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In Bali I found a cute straw hat at a market, which served me well for the time I was there, and got left behind when we packed.

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In Ecuador I was cajoled by a very persuasive salesman, into buying a genuine Panama hat which was supposed to be fully collapsible for travel, but when I got it home, couldn’t be coaxed back into it’s original shape and ended up in the trash can. When we visited Mount Rushmore, it was so very cold and windy, that this warm hat was absolutely essential. Those past Presidents don’t look very impressed, do they? I do believe that Abraham Lincoln was trying his best not to laugh. 😀

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My relationship with hats over the years has been a very chequered one. That song, ‘You can keep your hat on’,  definitely isn’t my signature tune, although I really love it. I hope that as I grow older, I can take hubby’s advice when he says “keep your hair on,” as I don’t ever intend to be like the old woman in that poem by Jenny Joseph,  who “wears purple and a red hat that doesn’t go, and doesn’t suit me.” Just to end off, no post on a hat theme would be complete without this shot of Princess Beatrice in the hat that launched a thousand Facebook pages. 😆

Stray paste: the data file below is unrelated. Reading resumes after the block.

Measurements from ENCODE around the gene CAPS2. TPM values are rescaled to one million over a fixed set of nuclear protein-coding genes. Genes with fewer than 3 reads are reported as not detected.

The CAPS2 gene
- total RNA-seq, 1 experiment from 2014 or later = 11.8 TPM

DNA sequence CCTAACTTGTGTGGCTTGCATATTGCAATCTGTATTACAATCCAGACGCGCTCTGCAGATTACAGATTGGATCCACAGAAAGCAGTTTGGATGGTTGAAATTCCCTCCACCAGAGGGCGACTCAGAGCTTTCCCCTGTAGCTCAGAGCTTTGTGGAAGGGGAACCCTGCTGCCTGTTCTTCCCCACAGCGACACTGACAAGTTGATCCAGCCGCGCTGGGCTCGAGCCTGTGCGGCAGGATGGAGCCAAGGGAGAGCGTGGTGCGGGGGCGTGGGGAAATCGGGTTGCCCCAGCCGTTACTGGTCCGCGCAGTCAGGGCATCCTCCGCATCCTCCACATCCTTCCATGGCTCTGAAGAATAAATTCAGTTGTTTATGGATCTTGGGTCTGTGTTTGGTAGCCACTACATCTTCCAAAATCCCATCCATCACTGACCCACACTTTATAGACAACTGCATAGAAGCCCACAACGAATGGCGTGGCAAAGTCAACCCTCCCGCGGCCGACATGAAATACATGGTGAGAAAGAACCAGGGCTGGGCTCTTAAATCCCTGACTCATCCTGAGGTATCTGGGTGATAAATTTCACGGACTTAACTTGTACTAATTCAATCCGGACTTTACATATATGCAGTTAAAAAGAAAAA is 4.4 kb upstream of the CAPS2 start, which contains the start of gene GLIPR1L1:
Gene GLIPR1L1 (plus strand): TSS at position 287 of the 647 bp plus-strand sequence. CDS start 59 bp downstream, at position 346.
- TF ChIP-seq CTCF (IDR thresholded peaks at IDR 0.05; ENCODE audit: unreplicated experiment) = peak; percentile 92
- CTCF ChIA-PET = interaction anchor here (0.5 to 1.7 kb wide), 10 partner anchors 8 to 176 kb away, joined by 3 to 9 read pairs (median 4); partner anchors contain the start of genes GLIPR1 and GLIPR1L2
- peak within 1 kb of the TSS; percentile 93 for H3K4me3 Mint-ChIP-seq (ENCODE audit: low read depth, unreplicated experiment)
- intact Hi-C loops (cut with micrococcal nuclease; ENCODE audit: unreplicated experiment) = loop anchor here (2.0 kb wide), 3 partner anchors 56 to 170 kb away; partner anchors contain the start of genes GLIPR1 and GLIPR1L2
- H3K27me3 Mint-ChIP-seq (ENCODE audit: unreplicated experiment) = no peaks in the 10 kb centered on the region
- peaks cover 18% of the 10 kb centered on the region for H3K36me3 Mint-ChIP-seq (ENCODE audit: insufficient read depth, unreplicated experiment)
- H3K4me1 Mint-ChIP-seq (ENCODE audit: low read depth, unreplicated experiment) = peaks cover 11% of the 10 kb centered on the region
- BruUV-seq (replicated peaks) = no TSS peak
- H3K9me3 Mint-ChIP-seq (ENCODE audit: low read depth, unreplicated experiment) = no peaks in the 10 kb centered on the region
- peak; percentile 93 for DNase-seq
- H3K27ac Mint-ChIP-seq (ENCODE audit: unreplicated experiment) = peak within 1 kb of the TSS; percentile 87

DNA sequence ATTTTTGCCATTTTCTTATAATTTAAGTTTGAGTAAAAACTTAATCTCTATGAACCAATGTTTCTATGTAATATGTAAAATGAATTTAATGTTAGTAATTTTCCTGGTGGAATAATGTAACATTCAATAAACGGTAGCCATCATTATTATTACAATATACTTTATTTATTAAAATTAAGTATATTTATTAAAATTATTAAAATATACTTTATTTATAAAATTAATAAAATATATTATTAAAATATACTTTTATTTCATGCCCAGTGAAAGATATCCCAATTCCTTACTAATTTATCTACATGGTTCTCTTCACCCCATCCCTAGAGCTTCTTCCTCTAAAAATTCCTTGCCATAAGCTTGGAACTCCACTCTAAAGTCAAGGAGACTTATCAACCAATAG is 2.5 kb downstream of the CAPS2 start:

To see more entries for Sue’s hat challenge, just click here.

Leaving on a Jet Plane

In 30 minutes we leave for Miami airport on our way to Belize.

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I’m looking forward to sun, sea and relaxation,

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but will have internet, so I can keep in touch. In the brochure, it looks a lot like this photo taken in Punta Cana.

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So I’ll probably be doing a lot of this. 🙂

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Before I fly away, I would like to wish my blog friend The Asian, a very happy birthday today, and here’s your cake that you asked for. 🙂

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Chat to you you all soon.

Going round in circles for Ailsa.

Ailsa of ‘Where’s my backpack’ blog, has given us yet another interesting travel theme. This week she’s posted some of her fun circle pics, and asks us to do the same.

I do of course have a few photos to share with you. Just look at this huge fermenting tank at the Jack Daniels distillery in Lynchburg, Tennessee. It had been emptied for cleaning, so we were able to look right inside.